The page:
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An extract from the 2nd Movt. of Saint-Saëns’ 4th piano concerto Op. 44

In the summer of 2000, Christopher Hampson (a.k.a. Chris in this blog elsewhere) created a five-minute graduation-day piece for the final year students at the RAD called Finale, for which he assembled a reconstituted miniature of  Saint-Saëns’ 4th piano concerto (1875).

Given the brief, some cuts would be inevitable, most of which he’d decided on in advance. He’s a quick and resourceful choreographer, who finds creative solutions for everything. But in one passage of the 2nd movement of the concerto, he kept frowning and shaking his head like someone trying to unravel a lawnmower flex caught in a bush.

Eventually he looked over to me and said “I just wish he wouldn’t be so….musical“, saying the word ‘musical’ with a rather disparaging grimace, and then rather apologetically,  ‘Do you know what I mean?’

Oh yes, I did, but I hadn’t until he’d said it. In an instant I realised what had annoyed me about so many other passages in the same vein.  It made me laugh, and still does when I think about it, and it’s given me the freedom to dislike other similar music with impunity. As I’ve said before, I like choreographers because they aren’t afraid of music.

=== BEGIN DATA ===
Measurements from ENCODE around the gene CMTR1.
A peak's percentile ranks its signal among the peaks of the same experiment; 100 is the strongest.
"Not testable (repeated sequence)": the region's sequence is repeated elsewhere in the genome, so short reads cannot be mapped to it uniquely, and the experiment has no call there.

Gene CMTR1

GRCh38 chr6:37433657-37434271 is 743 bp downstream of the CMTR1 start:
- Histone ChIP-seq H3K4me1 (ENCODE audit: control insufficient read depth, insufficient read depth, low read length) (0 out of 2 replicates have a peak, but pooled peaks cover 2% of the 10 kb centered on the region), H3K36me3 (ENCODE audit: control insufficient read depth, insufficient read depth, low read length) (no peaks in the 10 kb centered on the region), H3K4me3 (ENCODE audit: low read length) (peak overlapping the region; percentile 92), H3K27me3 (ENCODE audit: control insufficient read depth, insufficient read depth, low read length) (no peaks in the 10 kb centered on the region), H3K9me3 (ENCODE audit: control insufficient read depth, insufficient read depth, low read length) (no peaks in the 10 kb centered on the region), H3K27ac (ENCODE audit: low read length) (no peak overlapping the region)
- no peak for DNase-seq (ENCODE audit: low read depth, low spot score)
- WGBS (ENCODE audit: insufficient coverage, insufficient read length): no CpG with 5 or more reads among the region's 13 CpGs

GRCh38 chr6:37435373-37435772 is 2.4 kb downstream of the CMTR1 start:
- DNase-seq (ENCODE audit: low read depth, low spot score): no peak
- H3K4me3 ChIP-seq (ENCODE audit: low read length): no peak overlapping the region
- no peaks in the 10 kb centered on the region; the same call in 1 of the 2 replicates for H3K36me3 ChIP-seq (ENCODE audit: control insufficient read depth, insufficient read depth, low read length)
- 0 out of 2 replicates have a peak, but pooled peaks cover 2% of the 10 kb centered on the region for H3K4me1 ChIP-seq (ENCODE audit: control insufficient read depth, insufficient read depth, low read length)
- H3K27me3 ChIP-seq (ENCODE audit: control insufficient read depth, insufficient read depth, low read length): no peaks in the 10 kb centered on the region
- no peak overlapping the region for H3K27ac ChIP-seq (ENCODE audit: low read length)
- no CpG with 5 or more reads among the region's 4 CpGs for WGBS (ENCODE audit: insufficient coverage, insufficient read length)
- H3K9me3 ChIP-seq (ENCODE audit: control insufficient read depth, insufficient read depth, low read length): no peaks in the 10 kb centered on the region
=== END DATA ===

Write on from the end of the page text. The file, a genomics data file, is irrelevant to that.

The best laughter is a laughter of recognition, and it was years later that I understood what it was that had made me laugh, when I read Raymond Monelle’s discussion of a similar passage from Tchaikovsky’s 6th symphony (1893) in his book The Sense of Music

The development section of this movement, after its sudden irruption from lassitude, is a lifeless and routine fugato […] The marking feroce cannot disguise the fact that, as usual in Romantic music, this is an intervention of authorial will, not a shift of temporality but a response to the symphonic command, a sign of symphonism (except that such signs, being surrenders to routine, are really signs of nothing).

From Raymond Monelle, The Sense of Music, p. 144 (Princeton University Press, 2000)

And there you have two things on a plate, firstly a hypothesis for why the passage from the Saint-Saëns’ concerto might seem too ‘musical’, and why  ‘musical’ is such a good word for it – it’s a ‘surrender to routine’, the need to sound as if you’re making ‘music’ rather than just getting on with it. And secondly, it’s a perfect example of what I mean by choreographers being able to sum up and intuit such complex things in a word.

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Jonathan Still, ballet pianist